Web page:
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Baltimore Summer Jobs Program Launches Careers

October 4, 2010

“YouthWorks made me a stronger person with better communication skills and more confidence,” said Deonte Bailey, a public high school senior at Mergenthaler Vocational Technical High School. “I was also able to pay for school uniforms, textbooks and save up for a car.”

Deonte is one of the 5,400 youth who experienced the positive impact a productive 2010 summer job can have on a young person. The YouthWorks 2010 theme, Summer jobs launch careers, illustrated how this program can be the beginning of a successful career journey for our future workforce. Baltimore youth and young adults, ages 14-24, were taught what it means to be productive at a job while being exposed to a variety of careers.

Local Leadership Leads to Long'standing Success

For more than 30 years Baltimore has successfully operated its annual summer jobs program, even when stand-alone federal funds ceased to exist. With support from individual donors, business and philanthropic contributors, and local, state and federal government, youth from all over the city work in summer jobs each year. And 2010 was no exception, even in a sluggish economy.

“I am pleased that despite the challenge of facing the worst budget crisis in our modern history, Baltimore was able to provide the same amount of funding for YouthWorks as last year,” said Mayor Stephanie Rawlings-Blake.

Baltimore’s Congressional Delegation was successful in supporting YouthWorks by securing a Department of Labor grant of $575,000. The grant created the Baltimore Career Corps project that provided YouthWorks summer jobs in high growth industries at more than 20 worksites.

Senator Benjamin Cardin, Congressman Elijah Cummings, Congressman John Sarbanes and representatives for Senator Barbara Mikulski and Congressmen Dutch Ruppersberger joined Rawlings-Blake at a press conference on July 19 to celebrate the grant and meet Baltimore Career Corps YouthWorkers.

“In Baltimore, our YouthWorks summer jobs program is everyone’s business,” said Karen Sitnick, Director of the Mayor’s Office of Employment Development and President of the United States Conference of Mayors Workforce Development Council. “Mayor Rawlings-Blake sees youth employment as a priority for her administration and engages stakeholders from all sectors.”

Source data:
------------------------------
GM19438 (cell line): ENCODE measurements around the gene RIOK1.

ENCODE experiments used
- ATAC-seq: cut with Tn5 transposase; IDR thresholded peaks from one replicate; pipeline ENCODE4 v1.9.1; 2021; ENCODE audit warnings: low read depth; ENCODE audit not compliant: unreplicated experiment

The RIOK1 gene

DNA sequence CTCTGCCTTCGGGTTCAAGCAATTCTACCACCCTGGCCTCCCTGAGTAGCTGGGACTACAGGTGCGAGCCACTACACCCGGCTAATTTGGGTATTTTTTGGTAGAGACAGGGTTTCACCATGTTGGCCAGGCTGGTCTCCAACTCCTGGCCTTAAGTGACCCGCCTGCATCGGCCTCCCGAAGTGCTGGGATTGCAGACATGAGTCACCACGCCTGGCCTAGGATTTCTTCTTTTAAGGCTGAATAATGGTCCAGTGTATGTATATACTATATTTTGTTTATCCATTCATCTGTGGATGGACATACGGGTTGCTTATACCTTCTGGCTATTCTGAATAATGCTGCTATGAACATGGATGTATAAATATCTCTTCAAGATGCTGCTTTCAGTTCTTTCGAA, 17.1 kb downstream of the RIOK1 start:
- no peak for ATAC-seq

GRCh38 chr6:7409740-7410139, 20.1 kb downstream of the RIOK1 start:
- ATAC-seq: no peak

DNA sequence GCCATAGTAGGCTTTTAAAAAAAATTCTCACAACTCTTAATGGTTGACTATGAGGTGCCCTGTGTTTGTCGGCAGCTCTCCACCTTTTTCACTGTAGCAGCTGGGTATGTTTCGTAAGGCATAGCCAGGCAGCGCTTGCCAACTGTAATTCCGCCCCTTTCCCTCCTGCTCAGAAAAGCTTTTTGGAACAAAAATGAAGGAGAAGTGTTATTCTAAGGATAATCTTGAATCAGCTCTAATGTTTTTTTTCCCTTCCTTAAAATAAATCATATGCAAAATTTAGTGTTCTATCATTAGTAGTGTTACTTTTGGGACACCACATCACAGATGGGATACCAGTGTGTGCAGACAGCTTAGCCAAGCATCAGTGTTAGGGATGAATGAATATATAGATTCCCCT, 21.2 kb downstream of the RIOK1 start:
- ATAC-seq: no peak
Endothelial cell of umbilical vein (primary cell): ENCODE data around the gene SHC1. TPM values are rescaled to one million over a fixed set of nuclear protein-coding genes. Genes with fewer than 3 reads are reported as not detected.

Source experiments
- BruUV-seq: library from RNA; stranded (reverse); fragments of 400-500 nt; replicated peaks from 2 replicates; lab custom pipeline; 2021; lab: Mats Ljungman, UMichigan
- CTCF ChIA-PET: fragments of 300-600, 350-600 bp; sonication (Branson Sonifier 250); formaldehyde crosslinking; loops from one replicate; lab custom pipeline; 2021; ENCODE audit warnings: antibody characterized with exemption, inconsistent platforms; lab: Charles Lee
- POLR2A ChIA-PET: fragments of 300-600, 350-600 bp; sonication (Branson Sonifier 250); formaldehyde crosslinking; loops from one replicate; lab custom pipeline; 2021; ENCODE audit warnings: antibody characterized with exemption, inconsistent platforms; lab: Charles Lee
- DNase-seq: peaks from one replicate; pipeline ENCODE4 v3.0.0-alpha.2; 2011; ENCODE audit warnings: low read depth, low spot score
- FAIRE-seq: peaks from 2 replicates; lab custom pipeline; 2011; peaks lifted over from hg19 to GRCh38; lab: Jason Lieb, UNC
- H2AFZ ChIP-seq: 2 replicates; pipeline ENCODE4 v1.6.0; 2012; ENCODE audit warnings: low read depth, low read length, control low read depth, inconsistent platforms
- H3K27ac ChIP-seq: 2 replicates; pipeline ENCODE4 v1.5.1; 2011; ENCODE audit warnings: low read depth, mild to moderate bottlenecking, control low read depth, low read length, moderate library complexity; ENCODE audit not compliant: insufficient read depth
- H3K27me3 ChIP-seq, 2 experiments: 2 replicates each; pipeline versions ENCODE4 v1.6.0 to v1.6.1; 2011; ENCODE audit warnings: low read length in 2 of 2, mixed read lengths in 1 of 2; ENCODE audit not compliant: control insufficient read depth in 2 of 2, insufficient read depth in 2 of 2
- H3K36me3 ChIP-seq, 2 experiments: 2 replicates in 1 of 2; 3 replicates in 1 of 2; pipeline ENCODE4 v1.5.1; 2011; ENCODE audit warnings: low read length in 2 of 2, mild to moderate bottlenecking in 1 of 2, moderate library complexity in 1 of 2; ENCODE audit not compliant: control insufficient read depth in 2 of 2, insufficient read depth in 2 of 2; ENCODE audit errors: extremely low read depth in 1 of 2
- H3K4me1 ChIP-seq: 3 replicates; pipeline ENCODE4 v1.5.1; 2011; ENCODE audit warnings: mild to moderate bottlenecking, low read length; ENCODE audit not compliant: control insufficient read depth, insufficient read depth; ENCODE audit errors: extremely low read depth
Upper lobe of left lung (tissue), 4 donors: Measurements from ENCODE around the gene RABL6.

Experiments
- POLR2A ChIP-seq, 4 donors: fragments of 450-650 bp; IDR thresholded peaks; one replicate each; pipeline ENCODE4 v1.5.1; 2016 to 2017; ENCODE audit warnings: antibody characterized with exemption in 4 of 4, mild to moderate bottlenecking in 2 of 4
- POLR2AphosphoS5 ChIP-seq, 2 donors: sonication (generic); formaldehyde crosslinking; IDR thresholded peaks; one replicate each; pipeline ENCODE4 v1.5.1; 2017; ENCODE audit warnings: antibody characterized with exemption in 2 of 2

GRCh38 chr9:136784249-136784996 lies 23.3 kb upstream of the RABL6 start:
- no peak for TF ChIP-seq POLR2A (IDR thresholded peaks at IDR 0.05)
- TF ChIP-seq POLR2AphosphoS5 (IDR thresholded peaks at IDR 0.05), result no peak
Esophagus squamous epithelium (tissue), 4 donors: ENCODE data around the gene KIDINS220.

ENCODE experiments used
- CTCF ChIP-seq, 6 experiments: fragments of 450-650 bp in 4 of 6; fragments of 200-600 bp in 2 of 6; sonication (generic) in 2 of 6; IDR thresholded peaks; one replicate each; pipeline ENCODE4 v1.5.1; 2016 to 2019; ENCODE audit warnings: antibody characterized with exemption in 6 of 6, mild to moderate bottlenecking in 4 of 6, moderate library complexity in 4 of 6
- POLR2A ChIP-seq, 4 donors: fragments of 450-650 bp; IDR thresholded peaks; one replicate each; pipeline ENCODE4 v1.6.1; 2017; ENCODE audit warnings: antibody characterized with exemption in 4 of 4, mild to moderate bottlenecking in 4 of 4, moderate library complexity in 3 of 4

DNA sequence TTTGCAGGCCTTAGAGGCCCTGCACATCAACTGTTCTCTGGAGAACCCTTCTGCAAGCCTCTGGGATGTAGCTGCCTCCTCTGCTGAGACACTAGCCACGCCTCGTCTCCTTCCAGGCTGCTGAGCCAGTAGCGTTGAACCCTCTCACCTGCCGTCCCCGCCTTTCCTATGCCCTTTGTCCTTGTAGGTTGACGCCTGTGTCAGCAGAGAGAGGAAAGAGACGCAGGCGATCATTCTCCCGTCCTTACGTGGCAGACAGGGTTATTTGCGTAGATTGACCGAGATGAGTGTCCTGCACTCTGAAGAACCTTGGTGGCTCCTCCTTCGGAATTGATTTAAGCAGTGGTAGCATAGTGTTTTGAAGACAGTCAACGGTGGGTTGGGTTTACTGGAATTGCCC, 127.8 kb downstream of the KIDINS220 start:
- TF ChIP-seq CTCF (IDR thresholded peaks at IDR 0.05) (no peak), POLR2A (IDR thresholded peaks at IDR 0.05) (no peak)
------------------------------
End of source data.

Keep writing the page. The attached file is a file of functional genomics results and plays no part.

Worksites Provide Range of Work Experiences

A group of 14 YouthWorkers participated in B’more for Healthy Babies, a Baltimore Health Department initiative built on the necessity of involving the community to help reduce the number of infant deaths.

The Baltimore Career Corps project gave YouthWorkers the opportunity to advance in high-growth industries such as healthcare, law and business services. Funded by the Department of Labor Grant secured by Baltimore’s Congressional Delegation, the Baltimore Career Corps project provided 300 YouthWorkers with summer jobs in career-oriented positions.

These YouthWorkers gained a variety of experiences, such as viewing X-rays at Sinai Hospital, witnessing criminal cases in the court room at the Maryland Office of the Public Defender, and greeting customers at dolphin shows at the National Aquarium in Baltimore.

Sinai Hospital of Baltimore staff supervised four YouthWorkers who worked in the Orthopedics Department, Emergency Room Radiology Department and the Catheterization Labs.

Academy for College and Career Exploration (ACCE) senior Shamika Kelly and Dunbar High School senior Tyrone Turner assisted technicians and radiology specialists in the ER Radiology Department under the supervision of ER Technician Carl Carlton. Tyrone and Shamika helped prepare patients for X-rays and provided portable equipment for patients with disabilities.

The National Aquarium in Baltimore supervised and trained 24 YouthWorkers at four department locations. The youth worked in customer service, accounting, administration, admissions and custodial services.

The National Aquarium is an active worksite for YouthWorks, advancing professional job experiences for students and providing some long-term employment opportunities. The 2010 YouthWorkers performed so well that 13 were offered positions at the end of the summer program, adding to the six that were hired after summer 2009.

Bais Yaakov School for Girls graduate, Tehillah Diamond, and Baltimore City College High School Senior, Samiah Rahim learned the basics of law and criminal justice at the Maryland Office of the Public Defender. By viewing live trials in the courtroom, both YouthWorkers learned about the essential responsibilities of a lawyer. They also organized files for court cases and read transcripts at the Forensics Division.

YouthWorks Supervisory Training

Supervisors are essential to the success of the program. YouthWorks provided supervisory training that included a workshop to prepare city youth employers. Supervisors attended a mentorship training workshop where they learned effective communication techniques and how to identify the strengths and skills of younger employees.

Financial literacy was an essential part of the workshop training, emphasizing smart budgeting and financial awareness. The financial literacy training session provided online interactive tools, games and activities for worksite supervisors to use when teaching the youth how to manage their money.

“To me it’s a sense of giving back to young adults of Baltimore,” said Mitch Oliver, a YouthWorks supervisor who attended the training. Several years ago Oliver, himself, benefited from a city summer job at Johns Hopkins University.

The Mayor’s Office of Employment Development has already begun planning for the 2011 summer program. For more information, visit the website or call Ernest Dorsey at 410-396-6722.